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Cupertino-based Apple Computer announced today (Oct. 5) that Steve Jobs, the innovator behind the iPhone, iPod, iPad, IMac and iTunes, has died after an extended illness.

Jobs may go down in history with the likes of Thomas Edison. In fact, he may go down not only as a creative genius, but as a managerial genius. Jobs and Steve Wozniak in 1976 marketed what was considered the first personal computer. He was a multimillionaire at age 25 but was ousted from Apple at age 30.

He then founded NeXT computers, and bought the company which became Pixar Animation Studios. Apple stumbled aimlessly without Jobs. He returned in 1996 when Apple bought NeXT. Then came the string of innovations that propelled the company and its stock upward. In 2004 he fought pancreatic cancer. In August of this year, he resigned as chief executive, saying he could no longer meet his duties.

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Psycholizard Oct. 5, 2011 @ 6:55 p.m.

So energetic, so enthusiastic, so charismatic, so American.


Don Bauder Oct. 5, 2011 @ 8:53 p.m.

He mastered the technology and also he had a great feel for the market. Apple wasn't known for doing polls of possible public acceptance of a product. Under Jobs, Apple wanted to lead rather than follow public opinion. Job's product and marketing instincts were legendary. Best, Don Bauder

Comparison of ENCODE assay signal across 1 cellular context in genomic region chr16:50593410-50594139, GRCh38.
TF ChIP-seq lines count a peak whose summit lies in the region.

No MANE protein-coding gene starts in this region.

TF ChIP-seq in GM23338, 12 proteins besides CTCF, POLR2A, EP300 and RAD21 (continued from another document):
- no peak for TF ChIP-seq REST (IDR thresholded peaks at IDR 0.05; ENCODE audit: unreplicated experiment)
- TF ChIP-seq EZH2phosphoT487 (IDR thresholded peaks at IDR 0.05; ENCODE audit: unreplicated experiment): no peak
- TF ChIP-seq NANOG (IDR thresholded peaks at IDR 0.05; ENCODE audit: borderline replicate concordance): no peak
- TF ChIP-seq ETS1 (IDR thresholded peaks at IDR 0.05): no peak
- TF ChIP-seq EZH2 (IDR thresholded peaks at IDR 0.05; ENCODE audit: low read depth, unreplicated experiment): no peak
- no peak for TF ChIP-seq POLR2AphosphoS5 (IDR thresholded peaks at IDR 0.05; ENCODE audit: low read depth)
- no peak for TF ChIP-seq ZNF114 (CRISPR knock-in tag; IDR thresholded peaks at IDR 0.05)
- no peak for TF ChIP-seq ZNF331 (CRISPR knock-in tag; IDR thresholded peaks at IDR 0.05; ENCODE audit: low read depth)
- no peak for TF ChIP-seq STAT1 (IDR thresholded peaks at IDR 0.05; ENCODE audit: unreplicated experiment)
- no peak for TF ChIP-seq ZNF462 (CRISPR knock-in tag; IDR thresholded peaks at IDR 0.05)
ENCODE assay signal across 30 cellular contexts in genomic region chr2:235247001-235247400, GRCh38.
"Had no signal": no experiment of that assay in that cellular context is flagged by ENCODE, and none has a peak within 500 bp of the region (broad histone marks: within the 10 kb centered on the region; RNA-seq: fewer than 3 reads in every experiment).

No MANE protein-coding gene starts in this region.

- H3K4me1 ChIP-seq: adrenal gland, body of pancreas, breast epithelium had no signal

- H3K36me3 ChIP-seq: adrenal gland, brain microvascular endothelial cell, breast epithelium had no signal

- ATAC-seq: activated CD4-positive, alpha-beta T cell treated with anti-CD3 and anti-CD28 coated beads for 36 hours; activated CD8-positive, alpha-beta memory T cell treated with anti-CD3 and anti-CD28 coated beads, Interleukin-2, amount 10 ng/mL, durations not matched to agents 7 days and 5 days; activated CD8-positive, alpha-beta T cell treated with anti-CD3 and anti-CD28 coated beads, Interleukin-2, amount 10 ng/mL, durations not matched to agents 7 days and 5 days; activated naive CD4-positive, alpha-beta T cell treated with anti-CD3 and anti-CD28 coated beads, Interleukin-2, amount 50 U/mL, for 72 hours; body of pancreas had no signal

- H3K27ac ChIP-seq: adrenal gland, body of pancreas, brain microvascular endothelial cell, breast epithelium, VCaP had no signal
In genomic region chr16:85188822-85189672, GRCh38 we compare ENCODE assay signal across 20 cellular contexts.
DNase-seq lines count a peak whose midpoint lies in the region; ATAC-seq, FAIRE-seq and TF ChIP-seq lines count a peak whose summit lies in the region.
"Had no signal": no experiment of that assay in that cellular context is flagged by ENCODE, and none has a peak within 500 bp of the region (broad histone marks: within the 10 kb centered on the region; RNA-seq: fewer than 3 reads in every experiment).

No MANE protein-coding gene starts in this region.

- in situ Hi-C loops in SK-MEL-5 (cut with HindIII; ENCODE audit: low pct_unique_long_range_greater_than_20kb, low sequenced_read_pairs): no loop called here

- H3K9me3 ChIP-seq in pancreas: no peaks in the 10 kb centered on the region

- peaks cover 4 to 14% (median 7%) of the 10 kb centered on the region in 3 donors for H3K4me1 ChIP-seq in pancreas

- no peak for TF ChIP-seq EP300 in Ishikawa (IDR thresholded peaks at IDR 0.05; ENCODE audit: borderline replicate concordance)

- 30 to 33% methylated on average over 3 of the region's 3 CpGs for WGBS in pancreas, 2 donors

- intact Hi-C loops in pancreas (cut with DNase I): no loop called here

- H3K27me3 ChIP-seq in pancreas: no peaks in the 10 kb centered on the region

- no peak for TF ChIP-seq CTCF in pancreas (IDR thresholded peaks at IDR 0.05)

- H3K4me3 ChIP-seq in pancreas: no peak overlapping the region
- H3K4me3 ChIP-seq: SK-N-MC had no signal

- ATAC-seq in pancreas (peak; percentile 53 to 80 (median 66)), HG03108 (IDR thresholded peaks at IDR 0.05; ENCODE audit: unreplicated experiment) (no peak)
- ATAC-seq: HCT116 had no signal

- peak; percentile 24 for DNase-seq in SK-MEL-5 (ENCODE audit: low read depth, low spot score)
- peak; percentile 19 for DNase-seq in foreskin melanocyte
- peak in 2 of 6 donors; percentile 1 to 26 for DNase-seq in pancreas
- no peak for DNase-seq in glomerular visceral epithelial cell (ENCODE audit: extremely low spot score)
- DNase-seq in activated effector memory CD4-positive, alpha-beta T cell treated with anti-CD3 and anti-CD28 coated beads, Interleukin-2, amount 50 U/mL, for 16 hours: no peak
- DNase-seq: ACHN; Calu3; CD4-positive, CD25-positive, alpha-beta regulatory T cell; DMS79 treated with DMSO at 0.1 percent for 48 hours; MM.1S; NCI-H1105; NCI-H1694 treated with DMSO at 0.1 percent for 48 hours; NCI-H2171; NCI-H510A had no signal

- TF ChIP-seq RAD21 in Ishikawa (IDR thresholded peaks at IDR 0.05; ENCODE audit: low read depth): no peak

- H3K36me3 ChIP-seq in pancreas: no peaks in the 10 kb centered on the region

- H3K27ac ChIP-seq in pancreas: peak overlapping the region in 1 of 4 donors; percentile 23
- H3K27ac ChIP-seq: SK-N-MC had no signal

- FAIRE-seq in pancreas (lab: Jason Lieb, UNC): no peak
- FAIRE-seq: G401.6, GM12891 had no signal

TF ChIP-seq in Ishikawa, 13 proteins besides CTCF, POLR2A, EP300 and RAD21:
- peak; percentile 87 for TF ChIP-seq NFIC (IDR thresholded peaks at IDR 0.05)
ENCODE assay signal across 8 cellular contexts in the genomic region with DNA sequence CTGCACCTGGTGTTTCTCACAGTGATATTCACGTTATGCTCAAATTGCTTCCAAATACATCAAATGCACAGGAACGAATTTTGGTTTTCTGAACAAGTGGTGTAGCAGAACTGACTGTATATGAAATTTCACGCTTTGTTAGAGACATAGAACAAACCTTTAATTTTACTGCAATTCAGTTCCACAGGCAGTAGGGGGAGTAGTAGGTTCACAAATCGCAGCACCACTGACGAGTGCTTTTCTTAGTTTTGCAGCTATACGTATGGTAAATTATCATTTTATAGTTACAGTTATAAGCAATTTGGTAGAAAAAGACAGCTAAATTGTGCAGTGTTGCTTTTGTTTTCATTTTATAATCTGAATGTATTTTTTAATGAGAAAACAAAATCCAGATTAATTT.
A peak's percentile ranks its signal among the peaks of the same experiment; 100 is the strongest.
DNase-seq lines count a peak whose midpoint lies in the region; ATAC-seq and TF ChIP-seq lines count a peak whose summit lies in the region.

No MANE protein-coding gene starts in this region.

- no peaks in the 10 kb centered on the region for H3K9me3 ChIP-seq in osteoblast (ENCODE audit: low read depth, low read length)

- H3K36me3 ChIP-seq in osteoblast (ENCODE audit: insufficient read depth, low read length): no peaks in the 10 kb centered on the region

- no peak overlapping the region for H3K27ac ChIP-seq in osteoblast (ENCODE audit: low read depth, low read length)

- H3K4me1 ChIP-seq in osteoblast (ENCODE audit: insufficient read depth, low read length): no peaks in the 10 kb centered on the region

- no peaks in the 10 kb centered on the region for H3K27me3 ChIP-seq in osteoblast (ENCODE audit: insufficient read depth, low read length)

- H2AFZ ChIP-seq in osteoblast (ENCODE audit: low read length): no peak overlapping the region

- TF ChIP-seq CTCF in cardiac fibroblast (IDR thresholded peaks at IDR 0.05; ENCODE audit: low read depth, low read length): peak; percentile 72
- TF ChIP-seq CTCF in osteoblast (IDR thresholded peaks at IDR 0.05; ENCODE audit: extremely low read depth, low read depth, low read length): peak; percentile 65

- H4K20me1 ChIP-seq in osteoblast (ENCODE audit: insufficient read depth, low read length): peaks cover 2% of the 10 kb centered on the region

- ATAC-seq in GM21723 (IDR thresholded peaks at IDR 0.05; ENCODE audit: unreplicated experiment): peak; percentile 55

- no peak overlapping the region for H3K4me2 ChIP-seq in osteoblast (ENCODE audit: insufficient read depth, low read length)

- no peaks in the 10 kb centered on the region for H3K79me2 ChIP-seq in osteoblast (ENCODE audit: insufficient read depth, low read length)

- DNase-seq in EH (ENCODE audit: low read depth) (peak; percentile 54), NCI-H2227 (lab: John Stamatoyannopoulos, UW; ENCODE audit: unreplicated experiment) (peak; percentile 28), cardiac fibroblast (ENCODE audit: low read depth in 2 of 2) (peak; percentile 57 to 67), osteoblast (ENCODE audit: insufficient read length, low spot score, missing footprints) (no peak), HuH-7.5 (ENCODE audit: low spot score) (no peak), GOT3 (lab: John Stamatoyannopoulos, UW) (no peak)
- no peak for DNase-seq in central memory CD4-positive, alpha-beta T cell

SurfPuppy619 Oct. 6, 2011 @ 10:31 a.m.

so charismatic,

Psycholizard really nailed it. Jobs was the ultimate leader. He SOLD his products with his enthusiasm and made you want to buy it by his charm. I woudl say his salesmanship is more important than his visionary products (or just as important).


Visduh Oct. 5, 2011 @ 7:24 p.m.

His last moves at Apple, which were brilliant, came when he was living on the proverbial borrowed time. He had pancreatic cancer and held it off for a number of years. Nobody "beats" that sort of cancer. Instead of quitting and savoring his last days, he stayed in charge and did remarkable things. That must have been his way of "savoring" his time remaining. RIP


Don Bauder Oct. 5, 2011 @ 8:50 p.m.

Yes, Jobs continued coming to work. At lunch, he could be seen waiting in line for food at the cafeteria with other employees. Best, Don Bauder


SurfPuppy619 Oct. 5, 2011 @ 8:01 p.m.

The turn around of Apple was the most amazing come-back in the history of American Business. I thought for SURE Scully was goign to BK them in 1993.

Apple was the fastest company in American history to go from start-up to Fortune 500, 3 years, then they almost went BK, then Jobs came back in 1996, then the Imac, the Ipod, the Iphone.........to the most valuable company in the Fortuen 500 (since lost to Exxon/mobil).

The BEST line I have ever heard-and I will remember this until the day I die, was when Jobs was recruiting Pepsi executive John Scully to become Apple's CEO, and Scully had cold feet, then Jobs said;

"Do you want to sell sugar water for the rest of your life or change the world?"

Jobs chnaged the world more than any other person in the last 100 years.


Don Bauder Oct. 5, 2011 @ 8:54 p.m.

I can't disagree with your laudations, SurfPup. Best, Don Bauder


tomjohnston Oct. 5, 2011 @ 9:27 p.m.